These are our low-salt breakfast links...delish!

These are our low-salt breakfast links…delish!

Sausage Gravy (GF)
1 lb. homemade link sausages (OK, if you are not as big a freak as me and don’t make your own sausage, then just buy some yummy breakfast sausage in bulk)
about 2 cups milk
2 Tbs. cornstarch
salt and pepper to taste.

Directions: Easy peasy. Fry the sausage until it’s done. Pour in the milk and stir up all the brown bits in the bottom of the pan. Bring to a low simmer (don’t boil milk. It’s not pretty when you’ve scorched milk. I know. Trust me.).IMG_0031 Let simmer for about 5 min. or so, then make a slurry of the cornstarch with about 3-4 Tbsp. milk. Pour into pan and stir until thickened. If it’s not thick enough for your liking, add more cornstarch. Too thick? More milk, of course. Add salt and pepper to your own taste. Pour over piping hot biscuits and top with a fresh egg! God. I’m hungry.

*I actually love most of Bob’s Red Mill products (which is located in my lovely state of Oregon) but can’t abide their all-purpose GF flour with its garbanzo and fava bean blend. If I wanted my cookies to taste like beans, I’d fill them with refried pintos instead of chocolate ganache.

8 thoughts on “DIVERGENCE (not the movie…biscuits)

    • Someone else asked for my pumpkin pie recipe…that will continue the Southern (U.S.) flare! They’re not known for their healthy food down in the South, but DAMN, it’s good. P.S., I’m almost out of my Kerrygold, AND I found an unsalted version at my local market…

      Also, my electric car has been making this weird squeaking when I turn. I’ll look for the answer to my car troubles on your site. Keep that in mind. Maybe it’s something Tark and Mara will have to look into. Though perhaps that’s a bit too pedestrian for them, eh? Unless it’s gold-plated cars, with diamond-studded wheels.

      Liked by 1 person

      • Now there’s an idea. Although they’d probably be more into cars made out of the debris of broken banks and shattered dreams, or something like that. It’d have to be a far more poetic type of destruction. I’ll get working on it. It’ll be done by the time you send me my pie.

        Liked by 1 person

  1. I think a girl should be able to blog about whatever she wants without having her motives questioned. P.S. I can personally attest that every damn thing Mara and Alex crank out in their kitchen is delicious. My kids talk about Mara’s food randomly, I kid you not. Her Mac and Cheese is Abby’s favorite thing ever.

    Whose house did you go to in fourth grade? I totally want to know now…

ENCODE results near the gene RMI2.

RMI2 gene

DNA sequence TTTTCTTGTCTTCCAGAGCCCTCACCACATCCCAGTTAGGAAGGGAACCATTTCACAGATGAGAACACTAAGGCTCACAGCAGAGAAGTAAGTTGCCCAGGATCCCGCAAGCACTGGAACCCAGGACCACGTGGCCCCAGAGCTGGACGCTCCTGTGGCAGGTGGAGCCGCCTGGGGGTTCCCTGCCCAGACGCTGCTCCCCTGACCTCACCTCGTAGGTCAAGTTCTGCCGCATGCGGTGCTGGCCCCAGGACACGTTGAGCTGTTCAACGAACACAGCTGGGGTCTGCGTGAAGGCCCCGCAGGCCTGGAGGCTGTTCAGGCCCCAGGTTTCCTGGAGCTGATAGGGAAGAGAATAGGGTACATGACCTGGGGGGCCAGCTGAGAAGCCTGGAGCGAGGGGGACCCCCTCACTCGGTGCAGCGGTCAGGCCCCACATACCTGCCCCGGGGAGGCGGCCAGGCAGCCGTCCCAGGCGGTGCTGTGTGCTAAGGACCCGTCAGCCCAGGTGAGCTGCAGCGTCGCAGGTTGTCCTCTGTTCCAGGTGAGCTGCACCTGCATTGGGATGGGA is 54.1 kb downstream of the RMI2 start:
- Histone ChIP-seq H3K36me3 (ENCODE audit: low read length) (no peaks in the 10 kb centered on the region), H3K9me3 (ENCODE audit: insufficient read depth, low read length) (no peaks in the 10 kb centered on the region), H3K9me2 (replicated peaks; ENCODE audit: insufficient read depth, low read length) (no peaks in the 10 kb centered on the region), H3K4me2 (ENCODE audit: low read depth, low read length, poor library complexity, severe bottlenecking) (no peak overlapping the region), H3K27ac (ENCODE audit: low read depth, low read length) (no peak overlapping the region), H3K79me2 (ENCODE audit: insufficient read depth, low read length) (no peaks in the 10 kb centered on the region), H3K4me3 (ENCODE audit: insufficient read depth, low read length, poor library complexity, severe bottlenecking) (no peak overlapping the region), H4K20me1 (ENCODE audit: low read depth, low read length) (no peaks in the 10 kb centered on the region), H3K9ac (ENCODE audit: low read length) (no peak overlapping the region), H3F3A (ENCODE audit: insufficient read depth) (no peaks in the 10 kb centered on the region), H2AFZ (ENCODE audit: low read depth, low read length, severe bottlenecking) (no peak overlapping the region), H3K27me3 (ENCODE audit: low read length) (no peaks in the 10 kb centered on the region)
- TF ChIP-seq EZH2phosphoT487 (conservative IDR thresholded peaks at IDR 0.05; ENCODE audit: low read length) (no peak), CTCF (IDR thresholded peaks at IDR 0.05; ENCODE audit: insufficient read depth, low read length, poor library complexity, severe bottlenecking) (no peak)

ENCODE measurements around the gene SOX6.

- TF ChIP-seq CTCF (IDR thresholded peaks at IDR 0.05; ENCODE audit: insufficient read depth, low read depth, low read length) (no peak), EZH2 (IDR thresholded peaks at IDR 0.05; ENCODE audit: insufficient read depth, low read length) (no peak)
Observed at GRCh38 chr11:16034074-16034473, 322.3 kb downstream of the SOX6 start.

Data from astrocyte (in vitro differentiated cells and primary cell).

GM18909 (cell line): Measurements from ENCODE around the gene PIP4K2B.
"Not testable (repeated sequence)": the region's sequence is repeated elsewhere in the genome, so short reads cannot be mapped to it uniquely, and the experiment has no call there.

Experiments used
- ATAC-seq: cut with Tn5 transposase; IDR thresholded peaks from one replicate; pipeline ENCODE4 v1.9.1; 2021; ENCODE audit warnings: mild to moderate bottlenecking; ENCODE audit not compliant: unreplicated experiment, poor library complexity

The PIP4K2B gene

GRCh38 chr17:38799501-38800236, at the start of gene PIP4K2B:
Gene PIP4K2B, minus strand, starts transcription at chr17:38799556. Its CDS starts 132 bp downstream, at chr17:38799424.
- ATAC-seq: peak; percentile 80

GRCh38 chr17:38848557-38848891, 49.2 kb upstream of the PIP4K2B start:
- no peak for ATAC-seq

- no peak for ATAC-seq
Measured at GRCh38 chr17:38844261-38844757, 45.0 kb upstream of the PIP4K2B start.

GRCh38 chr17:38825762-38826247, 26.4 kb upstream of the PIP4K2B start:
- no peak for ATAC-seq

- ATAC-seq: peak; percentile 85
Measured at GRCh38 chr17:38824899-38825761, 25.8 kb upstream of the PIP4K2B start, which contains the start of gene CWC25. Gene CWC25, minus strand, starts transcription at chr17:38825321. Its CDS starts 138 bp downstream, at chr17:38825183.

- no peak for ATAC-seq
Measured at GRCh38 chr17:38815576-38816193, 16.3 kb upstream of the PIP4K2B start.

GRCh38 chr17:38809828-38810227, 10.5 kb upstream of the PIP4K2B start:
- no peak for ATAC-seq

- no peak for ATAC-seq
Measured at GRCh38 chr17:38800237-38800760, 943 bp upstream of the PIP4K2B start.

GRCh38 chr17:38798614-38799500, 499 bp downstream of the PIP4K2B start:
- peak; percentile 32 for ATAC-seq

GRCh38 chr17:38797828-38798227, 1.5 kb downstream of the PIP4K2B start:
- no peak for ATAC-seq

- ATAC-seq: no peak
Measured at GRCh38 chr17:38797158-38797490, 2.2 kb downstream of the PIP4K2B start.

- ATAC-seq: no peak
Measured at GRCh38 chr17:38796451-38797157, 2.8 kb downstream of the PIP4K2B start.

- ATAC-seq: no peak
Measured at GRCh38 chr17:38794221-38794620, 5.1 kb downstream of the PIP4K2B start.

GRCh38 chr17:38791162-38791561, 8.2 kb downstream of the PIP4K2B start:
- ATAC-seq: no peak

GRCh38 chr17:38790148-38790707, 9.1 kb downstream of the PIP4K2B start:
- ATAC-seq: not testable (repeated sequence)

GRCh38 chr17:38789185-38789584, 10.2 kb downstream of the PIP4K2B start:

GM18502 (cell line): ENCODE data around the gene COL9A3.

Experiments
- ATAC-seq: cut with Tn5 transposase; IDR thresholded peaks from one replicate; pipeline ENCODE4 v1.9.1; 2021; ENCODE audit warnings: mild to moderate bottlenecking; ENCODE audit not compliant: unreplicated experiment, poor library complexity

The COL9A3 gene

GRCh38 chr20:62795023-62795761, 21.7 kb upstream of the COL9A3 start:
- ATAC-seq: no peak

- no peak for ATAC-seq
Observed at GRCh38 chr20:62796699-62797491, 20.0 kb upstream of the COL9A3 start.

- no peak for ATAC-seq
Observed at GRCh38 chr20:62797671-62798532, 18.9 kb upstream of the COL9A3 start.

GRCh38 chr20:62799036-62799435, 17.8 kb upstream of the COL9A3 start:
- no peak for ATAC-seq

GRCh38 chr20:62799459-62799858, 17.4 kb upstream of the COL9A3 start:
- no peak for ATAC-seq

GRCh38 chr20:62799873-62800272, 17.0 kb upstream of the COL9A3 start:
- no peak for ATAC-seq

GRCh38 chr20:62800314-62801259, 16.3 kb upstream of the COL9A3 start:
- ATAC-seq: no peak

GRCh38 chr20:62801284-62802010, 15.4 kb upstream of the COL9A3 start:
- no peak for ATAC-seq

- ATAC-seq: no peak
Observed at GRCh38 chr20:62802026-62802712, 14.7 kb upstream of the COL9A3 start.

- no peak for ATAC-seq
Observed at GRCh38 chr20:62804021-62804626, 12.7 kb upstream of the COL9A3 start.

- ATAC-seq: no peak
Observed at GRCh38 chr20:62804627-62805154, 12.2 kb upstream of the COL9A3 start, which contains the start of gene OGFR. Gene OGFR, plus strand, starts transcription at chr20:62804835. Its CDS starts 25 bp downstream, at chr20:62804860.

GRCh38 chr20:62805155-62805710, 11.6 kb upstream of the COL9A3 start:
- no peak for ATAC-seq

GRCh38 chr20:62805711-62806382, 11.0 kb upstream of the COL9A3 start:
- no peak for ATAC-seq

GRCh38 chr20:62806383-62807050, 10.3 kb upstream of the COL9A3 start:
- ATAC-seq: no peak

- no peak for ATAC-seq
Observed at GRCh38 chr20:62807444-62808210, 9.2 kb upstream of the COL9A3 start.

Liked by 1 person

    • Oooh, I can’t reveal the 4th grade incident publicly…wouldn’t want to hurt feelings and all. And thanks Trish for the complement on our cooking. I’m glad the girls like it!


  2. It’s good to know I’m not the only one with divided interests, Mara. Like you, I’ve been baking since I was very young. By the time I was twelve my mother preferred my pastry and cakes to hers and kindly handed all baking tasks to me from then on. I’ve never stopped baking since. My six children didn’t know what shop-bought confectionaries tasted like until they left home. Pumpkin pie is much more popular in the U.S. than here, and from what I’ve seen, many of your pies are what we’d call flans or tarts in the U.K. Our pies have a pastry top/lid as well as a base. The pie you show looks delicious though.No one in my family is gluten intolerant, so I haven’t needed to go down that route yet.
    Like you, my husband and I have always grown our own produce – every type of vegetable and fruit trees and bushes. We’ve never bothered with our own hens because a local farmer-friend supplied us with eggs – as well as chicken and turkey (meat. I mean).
    Anyway, I really enjoyed your ‘foody’ post and will look out for the next one. 🙂


    • Yay Millie, we are kindred spirits! Have you ever traveled in the U.S.? If you do, you MUST get yourself some good pumpkin or sweet potato pie. Or, maybe I’ll post that recipe next! I’ve got a great GF pie crust recipe, (you could just use regular)…hummmm. And I think it would be important for me to MAKE the pie so I could take pictures this time. I made one for my son’s 11th birthday because he wanted that instead of birthday cake! 🙂 What can I say, I’m creating another food snob…at least in regards to pie.

      Liked by 1 person

      • Yes’ please post the recipe for pumpkin pie next – with a photp of it. I’ve never really known how you do it ‘over there’. It must be good if your son prefers it to birthday cake. What’s wrong with a food snob, anyway? Good for him, I’d say. Loved your post. 🙂

        Liked by 1 person